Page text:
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Brainstorming and Writing Study Guide (page 2)

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Updated on Sep 30, 2011

Brainstorming on a Topic

Personal brainstorming can also be an effective idea-generating technique to use when you are given a specific topic or a choice of topics to write about. Instead of choosing and then jumping immediately into writing about a topic, it is always wise to take time to think (and plan) before you begin writing. If you have a choice of topics, take five minutes and brainstorm personally about each of the topics in turn. The topic that stimulates the most ideas immediately in your brainstorming session is probably the topic you will feel most comfortable choosing.

Let's assume you have been assigned a topic that is very general, such as global warming. Most large topics like this are completely open ended. The topic itself does not direct you to a way of writing about it.

First Steps in Brainstorming

Here are the essential first steps you might take to begin your brainstorming about the topic; jot down your thoughts about these first steps and keep them in front of you as reminders of decisions you've made.

  • Establish your audience clearly in your mind. Are you writing a school essay, an editorial for the school newspaper, a letter to your congress person? As you learned is the previous lesson, identifying your reader is the first step in any writing project.
  • Once you've identified your audience, it is usually possible to settle on a writing style. These two are usually fairly connected. You wouldn't want to joke around in a school assignment, but you might well want to crack some jokes in the school newspaper.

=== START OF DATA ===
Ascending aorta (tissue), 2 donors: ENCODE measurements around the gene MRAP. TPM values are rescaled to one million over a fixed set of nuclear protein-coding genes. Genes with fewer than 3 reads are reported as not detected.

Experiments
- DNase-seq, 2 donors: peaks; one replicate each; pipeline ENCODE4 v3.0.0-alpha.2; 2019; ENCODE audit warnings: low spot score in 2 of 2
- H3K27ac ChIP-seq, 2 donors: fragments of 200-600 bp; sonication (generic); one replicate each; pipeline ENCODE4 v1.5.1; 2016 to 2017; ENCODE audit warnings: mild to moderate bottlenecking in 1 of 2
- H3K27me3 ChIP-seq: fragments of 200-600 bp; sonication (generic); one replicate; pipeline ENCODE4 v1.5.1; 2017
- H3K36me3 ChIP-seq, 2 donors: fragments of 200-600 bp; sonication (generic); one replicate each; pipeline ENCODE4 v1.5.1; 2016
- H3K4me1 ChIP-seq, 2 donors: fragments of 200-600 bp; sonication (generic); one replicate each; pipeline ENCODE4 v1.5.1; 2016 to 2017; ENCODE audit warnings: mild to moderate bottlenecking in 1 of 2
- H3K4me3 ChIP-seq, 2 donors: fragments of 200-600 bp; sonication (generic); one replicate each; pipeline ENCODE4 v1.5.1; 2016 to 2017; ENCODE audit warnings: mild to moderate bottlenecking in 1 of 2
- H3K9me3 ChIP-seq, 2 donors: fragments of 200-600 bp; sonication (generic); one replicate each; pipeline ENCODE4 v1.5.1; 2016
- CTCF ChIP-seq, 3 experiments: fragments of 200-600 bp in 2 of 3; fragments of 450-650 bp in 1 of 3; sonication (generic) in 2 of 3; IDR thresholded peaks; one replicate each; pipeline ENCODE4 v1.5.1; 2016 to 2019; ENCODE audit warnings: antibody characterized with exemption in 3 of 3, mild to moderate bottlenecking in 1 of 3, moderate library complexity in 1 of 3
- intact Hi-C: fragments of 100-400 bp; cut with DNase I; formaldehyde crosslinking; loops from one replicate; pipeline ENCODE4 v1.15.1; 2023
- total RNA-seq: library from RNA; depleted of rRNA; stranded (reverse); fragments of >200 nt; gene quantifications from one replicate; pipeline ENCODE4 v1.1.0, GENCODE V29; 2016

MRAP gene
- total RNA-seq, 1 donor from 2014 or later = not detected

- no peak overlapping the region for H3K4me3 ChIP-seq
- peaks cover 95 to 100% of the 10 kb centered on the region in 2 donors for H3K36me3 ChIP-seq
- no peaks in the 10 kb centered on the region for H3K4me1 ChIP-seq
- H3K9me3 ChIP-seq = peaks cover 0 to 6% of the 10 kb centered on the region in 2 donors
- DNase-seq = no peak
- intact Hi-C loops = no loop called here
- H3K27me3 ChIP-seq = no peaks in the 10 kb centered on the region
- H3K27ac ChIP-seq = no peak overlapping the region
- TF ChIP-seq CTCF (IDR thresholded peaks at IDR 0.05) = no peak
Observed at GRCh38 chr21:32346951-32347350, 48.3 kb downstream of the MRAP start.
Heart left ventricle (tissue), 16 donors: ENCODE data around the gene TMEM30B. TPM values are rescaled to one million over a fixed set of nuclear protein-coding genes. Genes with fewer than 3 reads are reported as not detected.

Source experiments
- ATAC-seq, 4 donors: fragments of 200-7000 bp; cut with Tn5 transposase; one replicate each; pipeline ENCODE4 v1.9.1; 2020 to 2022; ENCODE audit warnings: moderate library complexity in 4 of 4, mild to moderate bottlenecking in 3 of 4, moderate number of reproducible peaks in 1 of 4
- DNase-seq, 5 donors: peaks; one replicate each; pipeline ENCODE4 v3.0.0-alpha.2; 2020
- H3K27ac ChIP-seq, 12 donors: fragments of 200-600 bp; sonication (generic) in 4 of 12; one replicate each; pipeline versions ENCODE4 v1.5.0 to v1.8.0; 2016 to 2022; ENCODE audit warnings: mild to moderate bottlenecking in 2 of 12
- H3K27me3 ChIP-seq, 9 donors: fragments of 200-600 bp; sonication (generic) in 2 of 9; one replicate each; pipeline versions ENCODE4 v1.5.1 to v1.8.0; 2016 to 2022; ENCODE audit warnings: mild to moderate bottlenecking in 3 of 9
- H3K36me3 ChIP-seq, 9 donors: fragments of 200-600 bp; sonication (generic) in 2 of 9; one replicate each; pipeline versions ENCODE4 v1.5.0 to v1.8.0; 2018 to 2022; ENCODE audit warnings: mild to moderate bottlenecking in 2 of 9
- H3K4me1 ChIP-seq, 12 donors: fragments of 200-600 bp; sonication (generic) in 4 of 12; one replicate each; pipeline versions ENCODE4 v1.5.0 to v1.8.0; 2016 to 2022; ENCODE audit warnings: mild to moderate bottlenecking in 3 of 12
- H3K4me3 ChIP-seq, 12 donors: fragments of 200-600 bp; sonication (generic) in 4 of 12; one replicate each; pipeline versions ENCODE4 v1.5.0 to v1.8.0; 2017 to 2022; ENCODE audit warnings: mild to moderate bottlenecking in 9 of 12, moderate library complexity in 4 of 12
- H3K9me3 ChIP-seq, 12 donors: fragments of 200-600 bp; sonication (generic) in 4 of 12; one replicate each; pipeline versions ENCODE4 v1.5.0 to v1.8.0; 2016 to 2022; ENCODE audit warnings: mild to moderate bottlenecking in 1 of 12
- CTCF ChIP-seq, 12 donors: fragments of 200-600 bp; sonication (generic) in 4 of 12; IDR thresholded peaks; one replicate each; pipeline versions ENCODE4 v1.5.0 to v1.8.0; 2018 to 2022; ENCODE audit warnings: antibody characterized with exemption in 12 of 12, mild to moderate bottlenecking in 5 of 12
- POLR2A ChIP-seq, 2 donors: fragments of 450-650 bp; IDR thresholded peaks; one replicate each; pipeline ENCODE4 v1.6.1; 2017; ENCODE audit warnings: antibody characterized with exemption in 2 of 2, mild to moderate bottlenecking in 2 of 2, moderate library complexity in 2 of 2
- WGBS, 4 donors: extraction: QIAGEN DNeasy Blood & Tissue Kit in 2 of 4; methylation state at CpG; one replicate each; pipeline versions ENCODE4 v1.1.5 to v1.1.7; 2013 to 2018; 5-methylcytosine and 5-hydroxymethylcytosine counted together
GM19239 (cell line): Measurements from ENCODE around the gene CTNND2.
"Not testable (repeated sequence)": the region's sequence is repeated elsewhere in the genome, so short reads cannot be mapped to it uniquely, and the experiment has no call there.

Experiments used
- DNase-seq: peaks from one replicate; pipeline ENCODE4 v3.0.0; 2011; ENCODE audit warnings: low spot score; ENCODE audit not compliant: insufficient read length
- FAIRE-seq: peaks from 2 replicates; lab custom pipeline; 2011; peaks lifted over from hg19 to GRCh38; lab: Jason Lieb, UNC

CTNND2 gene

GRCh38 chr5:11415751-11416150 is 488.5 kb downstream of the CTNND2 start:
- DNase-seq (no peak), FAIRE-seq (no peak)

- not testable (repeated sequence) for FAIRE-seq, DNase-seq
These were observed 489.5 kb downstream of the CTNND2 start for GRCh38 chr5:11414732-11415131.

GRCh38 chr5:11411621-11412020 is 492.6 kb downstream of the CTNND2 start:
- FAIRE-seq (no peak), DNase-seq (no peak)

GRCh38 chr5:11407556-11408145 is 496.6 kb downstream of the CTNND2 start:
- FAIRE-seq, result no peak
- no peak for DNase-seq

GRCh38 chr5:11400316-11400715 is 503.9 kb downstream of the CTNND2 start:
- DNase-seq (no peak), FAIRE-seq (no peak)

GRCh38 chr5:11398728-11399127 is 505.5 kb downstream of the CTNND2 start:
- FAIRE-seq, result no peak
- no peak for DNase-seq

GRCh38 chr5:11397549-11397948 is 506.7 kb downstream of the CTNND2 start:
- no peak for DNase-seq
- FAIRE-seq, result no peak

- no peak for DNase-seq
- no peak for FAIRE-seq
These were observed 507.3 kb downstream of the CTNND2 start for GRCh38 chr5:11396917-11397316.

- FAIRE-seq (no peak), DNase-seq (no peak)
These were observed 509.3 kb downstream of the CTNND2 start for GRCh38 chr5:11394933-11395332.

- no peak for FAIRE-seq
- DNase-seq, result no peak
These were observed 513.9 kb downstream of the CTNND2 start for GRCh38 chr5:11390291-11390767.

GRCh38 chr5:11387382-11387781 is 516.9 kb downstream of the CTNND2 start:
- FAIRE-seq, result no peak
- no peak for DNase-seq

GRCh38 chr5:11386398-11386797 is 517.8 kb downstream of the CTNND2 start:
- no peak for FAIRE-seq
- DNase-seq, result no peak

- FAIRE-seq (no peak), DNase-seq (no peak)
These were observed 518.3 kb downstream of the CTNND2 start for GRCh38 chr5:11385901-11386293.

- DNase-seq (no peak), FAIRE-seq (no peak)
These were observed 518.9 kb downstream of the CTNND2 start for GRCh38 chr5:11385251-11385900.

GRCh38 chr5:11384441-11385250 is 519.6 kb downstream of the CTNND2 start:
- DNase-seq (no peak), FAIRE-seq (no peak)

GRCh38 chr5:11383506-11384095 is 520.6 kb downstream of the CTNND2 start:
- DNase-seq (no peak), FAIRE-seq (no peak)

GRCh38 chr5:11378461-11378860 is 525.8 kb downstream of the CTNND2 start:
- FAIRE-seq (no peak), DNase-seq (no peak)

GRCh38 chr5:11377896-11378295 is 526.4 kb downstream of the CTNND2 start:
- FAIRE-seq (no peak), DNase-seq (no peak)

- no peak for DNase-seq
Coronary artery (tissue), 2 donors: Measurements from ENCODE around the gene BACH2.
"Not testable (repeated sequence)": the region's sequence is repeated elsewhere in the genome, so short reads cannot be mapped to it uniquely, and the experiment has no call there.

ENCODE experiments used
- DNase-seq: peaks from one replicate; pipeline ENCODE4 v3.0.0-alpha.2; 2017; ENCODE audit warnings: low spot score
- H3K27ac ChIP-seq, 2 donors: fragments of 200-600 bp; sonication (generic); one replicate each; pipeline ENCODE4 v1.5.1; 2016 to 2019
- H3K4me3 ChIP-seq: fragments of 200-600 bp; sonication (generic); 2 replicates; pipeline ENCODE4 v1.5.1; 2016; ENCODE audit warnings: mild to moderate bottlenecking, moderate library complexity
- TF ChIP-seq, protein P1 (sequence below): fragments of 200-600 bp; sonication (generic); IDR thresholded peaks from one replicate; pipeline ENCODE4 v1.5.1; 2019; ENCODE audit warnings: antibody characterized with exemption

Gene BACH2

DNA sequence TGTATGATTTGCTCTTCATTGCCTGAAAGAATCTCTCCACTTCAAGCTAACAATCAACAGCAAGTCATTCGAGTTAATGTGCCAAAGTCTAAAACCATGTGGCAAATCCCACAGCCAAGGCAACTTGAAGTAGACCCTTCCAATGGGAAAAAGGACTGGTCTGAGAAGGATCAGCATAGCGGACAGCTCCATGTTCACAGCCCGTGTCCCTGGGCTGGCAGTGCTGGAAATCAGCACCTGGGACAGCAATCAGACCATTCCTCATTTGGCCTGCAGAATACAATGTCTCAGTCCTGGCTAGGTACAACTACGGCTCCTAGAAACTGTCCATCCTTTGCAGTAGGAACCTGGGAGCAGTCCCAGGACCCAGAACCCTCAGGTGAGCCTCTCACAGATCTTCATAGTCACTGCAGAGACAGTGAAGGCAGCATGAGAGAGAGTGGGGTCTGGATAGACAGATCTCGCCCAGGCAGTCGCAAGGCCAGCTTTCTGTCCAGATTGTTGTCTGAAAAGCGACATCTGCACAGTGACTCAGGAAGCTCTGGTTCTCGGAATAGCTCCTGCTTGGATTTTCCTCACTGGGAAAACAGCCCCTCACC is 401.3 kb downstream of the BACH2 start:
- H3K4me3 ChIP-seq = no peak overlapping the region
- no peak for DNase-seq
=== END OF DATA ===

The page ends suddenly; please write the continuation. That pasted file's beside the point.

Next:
• Identifying your point of view is definitely not possible at this point. Instead, you need to narrow the topic dramatically. Global warming is far too broad a topic to write about in general terms. You need to focus your thoughts.

How to Brainstorm Effectively

  • Establish a time limit for yourself. Depending on the amount of time you have to write (30 minutes of a timed assignment or one week for a school assignment, and so on), your brainstorming session might be as short as five minutes or as long as 30 minutes one day and another 30 minutes a day later, once you've had time for your ideas to simmer overnight.
  • Write down ideas, without editing or polishing them, as quickly as you can. Jot down whatever comes to you—individual words, phrases, questions—and don't worry about their making sense or appearing in order.
  • Once your time is up, take a deep breath, and try to clear your brain. If you have time, get up and jog in place for five minutes to activate your energy.
  • Now look over the ideas you've brainstormed and evaluate them. Cross out the ideas that strike you as unworkable; underline the ideas and/or words that strike a chord in your brain. Add to the brainstorming list if related or additional ideas come to you.
  • Somewhere within your jottings you have undoubtedly written something about the subject that appeals to you as a topic for your essay. Spend another few minutes brainstorming about the topic you've chosen. This further brainstorming will undoubtedly refine your topic further and reveal your point of view about the topic.
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